31 Daily Math Practice 20 Look at the gray columns in the addition table below. What pattern do you notice? Place 7 in the numerator and 4 in the denominator. Use the number line to model solving the problem below = The perimeter is given. Find the length of the missing side (x). Perimeter: 30 cm 5 cm Place 6 in the numerator and 9 in the denominator. 2 cm 3 cm 2 cm x 2 cm 3 cm 2 cm x = cm Jezzie drew the shape below, and described it as a hexagon. Explain why she was wrong. Use the patterns you notice to fill in the addition table Kalena Baker: Teaching Made Practical. All rights reserved.

32 Daily Math Practice 21 Fill in the in and out box using the rule listed above. The first two are done for you as an example. Rule: Add 2 IN OUT number line Now, place a point on the number line at the number 104. If you need help, notice how a point has been placed on the number line at the number 98. The denominator tells how many equal parts the whole is divided into. Which shape below has 2 shaded? Circle it. 5 Shade the area of the shapes below. The first one is done for you. An octagon is any shape with 8 sides. Circle the octagons below. How many TOTAL sides would there be in 5 octagons, 2 hexagons, 3 quadrilaterals, and 1 triangle?

33 Daily Math Practice 22 Fill in the in and out box using the rule listed above. The first two are done for you as an example. Rule: Subtract 5 IN OUT number line Now, place a point on the number line at the number 210. If you need help, notice how a point has been placed on the number line at the number 216. The denominator tells how many equal parts the whole is divided into. Which 1 shape below has 6 shaded? Circle it. Shade the area of the shapes below. An octagon is any shape that has 8 sides. Draw 2 different octagons below. Draw 2 different quadrilaterals, each with a perimeter of 12 units.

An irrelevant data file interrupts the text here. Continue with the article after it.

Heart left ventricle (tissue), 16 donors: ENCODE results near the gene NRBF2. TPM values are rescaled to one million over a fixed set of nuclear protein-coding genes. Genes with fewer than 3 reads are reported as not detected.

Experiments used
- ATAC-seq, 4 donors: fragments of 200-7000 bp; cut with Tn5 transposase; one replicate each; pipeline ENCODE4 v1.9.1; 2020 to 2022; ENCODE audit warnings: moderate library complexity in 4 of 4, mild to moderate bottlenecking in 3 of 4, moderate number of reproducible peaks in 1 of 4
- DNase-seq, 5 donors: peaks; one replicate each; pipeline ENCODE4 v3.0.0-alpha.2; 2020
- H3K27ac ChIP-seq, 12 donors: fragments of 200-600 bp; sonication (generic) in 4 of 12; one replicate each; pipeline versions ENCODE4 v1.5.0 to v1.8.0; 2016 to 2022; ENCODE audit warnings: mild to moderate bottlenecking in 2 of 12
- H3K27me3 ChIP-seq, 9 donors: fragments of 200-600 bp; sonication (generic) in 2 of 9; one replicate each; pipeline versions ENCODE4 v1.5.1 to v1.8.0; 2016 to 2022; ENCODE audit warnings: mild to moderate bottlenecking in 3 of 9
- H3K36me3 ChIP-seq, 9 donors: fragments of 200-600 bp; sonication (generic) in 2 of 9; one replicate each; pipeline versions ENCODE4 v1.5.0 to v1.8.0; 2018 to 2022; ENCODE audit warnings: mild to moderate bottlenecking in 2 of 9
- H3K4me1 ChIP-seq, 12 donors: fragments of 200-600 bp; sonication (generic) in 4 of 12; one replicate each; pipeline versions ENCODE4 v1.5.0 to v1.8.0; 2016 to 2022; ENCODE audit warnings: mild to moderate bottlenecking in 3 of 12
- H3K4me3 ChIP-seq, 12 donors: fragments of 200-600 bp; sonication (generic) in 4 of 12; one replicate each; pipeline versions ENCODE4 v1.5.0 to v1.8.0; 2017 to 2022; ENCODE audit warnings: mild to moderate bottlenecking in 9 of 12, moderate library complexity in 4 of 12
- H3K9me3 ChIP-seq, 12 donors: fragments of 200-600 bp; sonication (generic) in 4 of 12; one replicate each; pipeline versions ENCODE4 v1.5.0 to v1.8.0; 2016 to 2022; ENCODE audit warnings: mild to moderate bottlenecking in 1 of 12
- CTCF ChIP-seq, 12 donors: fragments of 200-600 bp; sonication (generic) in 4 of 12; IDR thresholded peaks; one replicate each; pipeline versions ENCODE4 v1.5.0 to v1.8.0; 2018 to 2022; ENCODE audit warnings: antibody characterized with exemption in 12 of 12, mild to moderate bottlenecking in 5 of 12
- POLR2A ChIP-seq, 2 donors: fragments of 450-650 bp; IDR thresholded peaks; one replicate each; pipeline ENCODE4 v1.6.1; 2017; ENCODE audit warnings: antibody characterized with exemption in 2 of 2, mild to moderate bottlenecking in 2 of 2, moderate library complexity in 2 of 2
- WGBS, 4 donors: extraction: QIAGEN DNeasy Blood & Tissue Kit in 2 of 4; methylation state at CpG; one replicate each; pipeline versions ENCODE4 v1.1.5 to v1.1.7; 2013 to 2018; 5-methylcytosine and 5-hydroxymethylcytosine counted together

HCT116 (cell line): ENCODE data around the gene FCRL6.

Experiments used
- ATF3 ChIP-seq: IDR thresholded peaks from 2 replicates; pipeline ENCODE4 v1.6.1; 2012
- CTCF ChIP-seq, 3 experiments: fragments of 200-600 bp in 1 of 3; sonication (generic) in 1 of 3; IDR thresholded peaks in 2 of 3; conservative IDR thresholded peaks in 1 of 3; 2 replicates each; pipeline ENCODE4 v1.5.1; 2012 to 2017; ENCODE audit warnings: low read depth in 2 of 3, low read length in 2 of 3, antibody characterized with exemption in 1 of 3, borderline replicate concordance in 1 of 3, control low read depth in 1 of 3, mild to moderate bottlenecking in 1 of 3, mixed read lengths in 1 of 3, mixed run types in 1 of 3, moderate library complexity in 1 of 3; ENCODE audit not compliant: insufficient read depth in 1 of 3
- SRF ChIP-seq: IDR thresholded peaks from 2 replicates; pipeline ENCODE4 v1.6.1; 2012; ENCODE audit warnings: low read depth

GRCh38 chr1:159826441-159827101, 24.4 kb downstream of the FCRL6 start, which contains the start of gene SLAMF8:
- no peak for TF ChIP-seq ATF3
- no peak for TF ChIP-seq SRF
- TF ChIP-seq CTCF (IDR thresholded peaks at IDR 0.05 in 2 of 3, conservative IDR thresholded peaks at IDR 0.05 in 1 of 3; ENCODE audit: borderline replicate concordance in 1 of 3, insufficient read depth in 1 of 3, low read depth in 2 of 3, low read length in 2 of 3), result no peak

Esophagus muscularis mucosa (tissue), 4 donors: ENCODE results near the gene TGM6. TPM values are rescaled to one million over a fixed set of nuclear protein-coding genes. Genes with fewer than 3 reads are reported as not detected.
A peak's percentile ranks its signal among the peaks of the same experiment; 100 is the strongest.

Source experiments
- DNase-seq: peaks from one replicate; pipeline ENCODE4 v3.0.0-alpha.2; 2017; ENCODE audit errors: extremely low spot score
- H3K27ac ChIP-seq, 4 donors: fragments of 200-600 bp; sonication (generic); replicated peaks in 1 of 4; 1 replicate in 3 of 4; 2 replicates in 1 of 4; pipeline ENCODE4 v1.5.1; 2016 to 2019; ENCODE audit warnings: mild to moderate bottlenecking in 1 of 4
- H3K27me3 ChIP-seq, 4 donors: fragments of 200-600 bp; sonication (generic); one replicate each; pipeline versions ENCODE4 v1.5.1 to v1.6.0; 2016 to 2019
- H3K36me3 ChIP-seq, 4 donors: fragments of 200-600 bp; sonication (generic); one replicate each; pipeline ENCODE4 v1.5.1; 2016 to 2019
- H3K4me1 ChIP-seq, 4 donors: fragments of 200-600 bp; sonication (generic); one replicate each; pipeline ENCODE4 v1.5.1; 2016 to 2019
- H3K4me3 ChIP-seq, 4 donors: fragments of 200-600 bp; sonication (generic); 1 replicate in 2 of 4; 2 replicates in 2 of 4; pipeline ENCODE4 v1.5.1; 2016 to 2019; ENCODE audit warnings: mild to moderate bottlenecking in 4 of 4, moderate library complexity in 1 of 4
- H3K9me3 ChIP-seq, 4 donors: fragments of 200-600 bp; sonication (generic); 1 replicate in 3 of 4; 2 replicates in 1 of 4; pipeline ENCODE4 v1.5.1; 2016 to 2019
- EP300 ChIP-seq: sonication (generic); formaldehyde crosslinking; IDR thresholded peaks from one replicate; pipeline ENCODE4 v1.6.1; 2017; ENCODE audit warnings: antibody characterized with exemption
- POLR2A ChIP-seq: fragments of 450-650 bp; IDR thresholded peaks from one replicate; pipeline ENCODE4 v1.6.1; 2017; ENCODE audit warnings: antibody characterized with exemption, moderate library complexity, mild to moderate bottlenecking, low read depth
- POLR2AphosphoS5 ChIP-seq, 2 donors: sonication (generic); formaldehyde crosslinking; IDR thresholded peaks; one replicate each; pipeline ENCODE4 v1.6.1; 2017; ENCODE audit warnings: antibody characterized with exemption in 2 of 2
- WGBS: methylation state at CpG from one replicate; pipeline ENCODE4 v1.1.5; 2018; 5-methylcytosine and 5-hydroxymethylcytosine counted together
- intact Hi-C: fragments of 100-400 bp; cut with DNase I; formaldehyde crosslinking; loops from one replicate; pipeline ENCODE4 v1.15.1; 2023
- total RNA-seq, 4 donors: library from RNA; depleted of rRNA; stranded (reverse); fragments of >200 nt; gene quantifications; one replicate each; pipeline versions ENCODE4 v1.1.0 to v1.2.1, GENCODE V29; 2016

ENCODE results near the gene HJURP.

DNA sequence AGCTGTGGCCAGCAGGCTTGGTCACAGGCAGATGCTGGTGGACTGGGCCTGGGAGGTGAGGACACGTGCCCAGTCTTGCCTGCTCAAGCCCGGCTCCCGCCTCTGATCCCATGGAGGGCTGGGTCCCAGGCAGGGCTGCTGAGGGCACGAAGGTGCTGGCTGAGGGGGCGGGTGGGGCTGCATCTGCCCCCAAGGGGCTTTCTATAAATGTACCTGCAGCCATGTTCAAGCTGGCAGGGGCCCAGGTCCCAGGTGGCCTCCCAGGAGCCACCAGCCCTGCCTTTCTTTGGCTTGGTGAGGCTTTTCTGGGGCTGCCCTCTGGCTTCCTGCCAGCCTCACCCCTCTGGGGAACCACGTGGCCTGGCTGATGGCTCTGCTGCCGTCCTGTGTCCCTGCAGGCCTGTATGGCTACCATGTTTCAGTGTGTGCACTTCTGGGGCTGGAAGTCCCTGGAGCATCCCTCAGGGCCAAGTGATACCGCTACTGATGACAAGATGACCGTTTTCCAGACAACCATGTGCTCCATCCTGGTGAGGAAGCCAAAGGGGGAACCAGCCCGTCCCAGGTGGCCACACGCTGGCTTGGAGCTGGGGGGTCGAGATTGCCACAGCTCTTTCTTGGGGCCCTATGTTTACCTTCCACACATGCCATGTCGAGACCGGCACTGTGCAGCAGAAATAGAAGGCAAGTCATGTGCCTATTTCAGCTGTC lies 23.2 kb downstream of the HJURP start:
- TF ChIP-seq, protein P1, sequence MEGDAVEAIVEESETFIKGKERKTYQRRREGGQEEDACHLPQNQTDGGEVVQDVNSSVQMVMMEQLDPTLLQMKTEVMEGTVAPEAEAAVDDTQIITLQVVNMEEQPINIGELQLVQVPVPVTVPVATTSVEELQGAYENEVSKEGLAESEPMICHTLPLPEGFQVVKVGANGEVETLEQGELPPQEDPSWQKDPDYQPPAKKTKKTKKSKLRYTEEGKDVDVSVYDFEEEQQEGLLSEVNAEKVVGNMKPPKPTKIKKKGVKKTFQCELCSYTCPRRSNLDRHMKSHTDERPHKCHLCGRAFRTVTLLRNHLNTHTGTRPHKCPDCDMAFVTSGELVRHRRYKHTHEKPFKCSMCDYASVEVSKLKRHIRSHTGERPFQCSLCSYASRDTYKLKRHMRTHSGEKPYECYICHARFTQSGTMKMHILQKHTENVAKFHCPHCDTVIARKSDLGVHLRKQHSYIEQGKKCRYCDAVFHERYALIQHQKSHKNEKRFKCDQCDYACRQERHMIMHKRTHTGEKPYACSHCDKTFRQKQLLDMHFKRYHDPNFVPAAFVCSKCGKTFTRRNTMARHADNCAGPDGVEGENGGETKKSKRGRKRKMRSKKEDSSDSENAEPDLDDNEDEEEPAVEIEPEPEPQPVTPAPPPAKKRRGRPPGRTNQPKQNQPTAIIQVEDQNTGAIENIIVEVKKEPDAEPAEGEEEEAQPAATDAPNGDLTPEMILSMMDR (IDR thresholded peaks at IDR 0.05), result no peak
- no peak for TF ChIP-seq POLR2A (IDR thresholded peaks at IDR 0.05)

34 Daily Math Practice 23 Rule: Add 10 number line. Fill in the in and out box using the rule listed above. IN OUT Now, place a point on the number line at the number 566, and place another point at the number Think about what fraction is shaded in each of the shapes below. Fill in the appropriate denominators for each shape. Draw a quadrilateral, and then shade the area of the quadrilateral How can you tell the difference between a hexagon and an octagon? Which is bigger: 1 or 4? Use the 2 8 shapes below to prove your answer.

35 Daily Math Practice 24 Rule: Subtract 3 number line. Fill in the in and out box using the rule listed above. IN OUT Now, place a point on the number line at the number 799, and place another point at the number Desmond said that 2 of the quadrilateral below were shaded. Explain why he was wrong. Explain what area means in your own words. Add to the line segments below to create an octagon. number line

36 Daily Math Practice 25 Rule: Subtract 7 number line. Fill in the in and out box using the rule listed above. IN OUT Now, place a point on the number line at the number 350, and place another point at the number 353. Think about what fraction is shaded in each of the shapes below. Fill in the appropriate denominators for each shape. Draw a pentagon, and then shade the area of the pentagon Is the shape below an octagon? How do you know? Figure out what the rule is, and write it above the in/out box. Then, fill in the rest of the table. Rule: IN OUT ,290 3, Kalena Baker: Teaching Made Practical. All rights reserved.